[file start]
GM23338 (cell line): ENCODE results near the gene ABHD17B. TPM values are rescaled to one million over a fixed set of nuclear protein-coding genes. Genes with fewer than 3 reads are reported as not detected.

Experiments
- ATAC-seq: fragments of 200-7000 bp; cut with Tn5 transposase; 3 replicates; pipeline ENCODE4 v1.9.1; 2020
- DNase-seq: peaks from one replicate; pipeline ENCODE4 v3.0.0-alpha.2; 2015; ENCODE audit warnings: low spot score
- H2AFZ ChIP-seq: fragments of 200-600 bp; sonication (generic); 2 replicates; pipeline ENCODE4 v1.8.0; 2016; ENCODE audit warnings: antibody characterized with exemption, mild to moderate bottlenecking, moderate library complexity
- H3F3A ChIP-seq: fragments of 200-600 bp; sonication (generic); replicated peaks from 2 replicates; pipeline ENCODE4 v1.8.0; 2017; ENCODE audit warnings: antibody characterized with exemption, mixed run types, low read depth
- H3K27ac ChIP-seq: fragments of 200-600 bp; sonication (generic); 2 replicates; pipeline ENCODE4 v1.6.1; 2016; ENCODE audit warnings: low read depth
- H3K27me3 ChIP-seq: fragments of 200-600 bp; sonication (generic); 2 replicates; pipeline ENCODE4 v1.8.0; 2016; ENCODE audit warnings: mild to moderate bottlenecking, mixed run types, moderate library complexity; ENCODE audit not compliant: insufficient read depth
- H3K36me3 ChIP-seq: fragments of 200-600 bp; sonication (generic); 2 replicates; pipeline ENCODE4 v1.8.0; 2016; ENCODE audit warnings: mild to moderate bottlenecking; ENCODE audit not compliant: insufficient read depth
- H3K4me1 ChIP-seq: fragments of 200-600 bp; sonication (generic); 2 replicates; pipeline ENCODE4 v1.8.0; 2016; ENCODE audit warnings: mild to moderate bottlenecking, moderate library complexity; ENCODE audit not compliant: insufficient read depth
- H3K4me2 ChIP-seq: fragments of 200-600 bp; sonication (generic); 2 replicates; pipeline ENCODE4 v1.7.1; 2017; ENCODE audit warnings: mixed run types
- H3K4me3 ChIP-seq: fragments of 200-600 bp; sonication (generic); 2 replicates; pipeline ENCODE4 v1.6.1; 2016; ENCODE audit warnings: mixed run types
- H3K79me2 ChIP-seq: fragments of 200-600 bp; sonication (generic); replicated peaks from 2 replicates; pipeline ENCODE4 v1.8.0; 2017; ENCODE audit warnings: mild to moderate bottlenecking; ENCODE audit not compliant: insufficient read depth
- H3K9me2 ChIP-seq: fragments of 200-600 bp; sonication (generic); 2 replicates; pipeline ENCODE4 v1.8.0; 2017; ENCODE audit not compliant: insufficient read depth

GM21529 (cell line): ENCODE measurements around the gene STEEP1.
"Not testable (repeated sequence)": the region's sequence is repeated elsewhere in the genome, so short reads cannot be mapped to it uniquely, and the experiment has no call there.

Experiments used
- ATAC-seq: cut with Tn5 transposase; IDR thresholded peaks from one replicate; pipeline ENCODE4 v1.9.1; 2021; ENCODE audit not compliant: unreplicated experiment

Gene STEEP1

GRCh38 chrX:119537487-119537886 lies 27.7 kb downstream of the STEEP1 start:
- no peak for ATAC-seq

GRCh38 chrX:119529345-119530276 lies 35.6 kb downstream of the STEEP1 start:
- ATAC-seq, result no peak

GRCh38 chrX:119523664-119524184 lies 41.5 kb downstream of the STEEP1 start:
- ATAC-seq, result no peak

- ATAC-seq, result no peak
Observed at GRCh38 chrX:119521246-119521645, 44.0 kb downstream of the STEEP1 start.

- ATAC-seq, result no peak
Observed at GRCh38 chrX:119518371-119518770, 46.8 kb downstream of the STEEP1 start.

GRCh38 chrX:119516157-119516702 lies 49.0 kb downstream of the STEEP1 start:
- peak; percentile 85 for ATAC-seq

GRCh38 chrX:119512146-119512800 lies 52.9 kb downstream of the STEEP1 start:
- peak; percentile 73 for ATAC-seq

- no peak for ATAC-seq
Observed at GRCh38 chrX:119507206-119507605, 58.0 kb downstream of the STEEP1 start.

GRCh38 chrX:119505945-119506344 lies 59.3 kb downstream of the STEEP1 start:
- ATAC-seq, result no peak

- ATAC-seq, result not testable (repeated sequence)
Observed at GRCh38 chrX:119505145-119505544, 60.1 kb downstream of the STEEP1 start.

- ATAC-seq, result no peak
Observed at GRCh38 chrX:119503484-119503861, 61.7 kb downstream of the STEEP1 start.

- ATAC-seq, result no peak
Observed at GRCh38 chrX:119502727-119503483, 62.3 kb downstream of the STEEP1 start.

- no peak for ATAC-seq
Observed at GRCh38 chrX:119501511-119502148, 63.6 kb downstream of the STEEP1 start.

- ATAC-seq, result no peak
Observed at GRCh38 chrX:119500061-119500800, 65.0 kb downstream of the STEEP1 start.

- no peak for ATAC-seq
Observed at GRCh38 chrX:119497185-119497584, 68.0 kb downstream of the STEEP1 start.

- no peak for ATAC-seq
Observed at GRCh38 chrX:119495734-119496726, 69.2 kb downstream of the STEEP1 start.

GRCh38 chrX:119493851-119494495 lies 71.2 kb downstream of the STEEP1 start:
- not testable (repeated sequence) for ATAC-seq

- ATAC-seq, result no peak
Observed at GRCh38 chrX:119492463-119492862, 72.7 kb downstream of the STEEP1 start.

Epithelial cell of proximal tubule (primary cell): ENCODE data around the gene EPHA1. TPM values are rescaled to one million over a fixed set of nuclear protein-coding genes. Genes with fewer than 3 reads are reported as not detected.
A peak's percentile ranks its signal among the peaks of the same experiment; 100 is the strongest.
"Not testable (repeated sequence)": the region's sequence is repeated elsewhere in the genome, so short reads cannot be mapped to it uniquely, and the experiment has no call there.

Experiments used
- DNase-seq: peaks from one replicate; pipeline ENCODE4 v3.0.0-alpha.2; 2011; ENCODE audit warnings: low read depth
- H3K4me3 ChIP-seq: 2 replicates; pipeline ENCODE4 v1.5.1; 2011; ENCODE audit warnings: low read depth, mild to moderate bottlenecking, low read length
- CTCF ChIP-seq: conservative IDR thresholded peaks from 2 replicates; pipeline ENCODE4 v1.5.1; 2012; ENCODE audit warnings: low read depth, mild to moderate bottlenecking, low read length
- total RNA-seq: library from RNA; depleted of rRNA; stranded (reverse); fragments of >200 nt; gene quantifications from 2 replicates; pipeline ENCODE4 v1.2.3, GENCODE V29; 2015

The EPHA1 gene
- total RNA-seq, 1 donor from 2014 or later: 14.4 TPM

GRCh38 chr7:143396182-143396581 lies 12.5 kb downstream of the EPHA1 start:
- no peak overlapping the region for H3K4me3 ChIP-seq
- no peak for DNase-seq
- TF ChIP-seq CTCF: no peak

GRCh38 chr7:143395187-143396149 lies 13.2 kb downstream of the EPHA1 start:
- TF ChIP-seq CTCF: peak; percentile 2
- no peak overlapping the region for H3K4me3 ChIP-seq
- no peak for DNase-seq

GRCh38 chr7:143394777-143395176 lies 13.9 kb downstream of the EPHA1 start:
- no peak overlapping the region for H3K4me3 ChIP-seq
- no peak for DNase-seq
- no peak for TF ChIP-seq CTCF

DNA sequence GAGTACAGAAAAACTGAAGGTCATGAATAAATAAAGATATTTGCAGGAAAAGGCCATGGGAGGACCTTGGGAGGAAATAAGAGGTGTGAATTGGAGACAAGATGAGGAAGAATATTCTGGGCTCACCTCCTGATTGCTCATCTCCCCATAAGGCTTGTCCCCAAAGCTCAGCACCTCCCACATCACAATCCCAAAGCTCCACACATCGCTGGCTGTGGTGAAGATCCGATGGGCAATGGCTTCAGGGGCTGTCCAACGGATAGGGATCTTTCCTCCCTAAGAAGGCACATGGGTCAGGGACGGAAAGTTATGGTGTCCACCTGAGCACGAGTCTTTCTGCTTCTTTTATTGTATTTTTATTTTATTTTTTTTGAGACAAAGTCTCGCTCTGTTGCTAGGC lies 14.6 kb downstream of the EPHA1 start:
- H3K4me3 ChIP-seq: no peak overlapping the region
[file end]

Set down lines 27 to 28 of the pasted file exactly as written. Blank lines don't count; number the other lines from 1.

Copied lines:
Observed at GRCh38 chrX:119521246-119521645, 44.0 kb downstream of the STEEP1 start.

- ATAC-seq, result no peak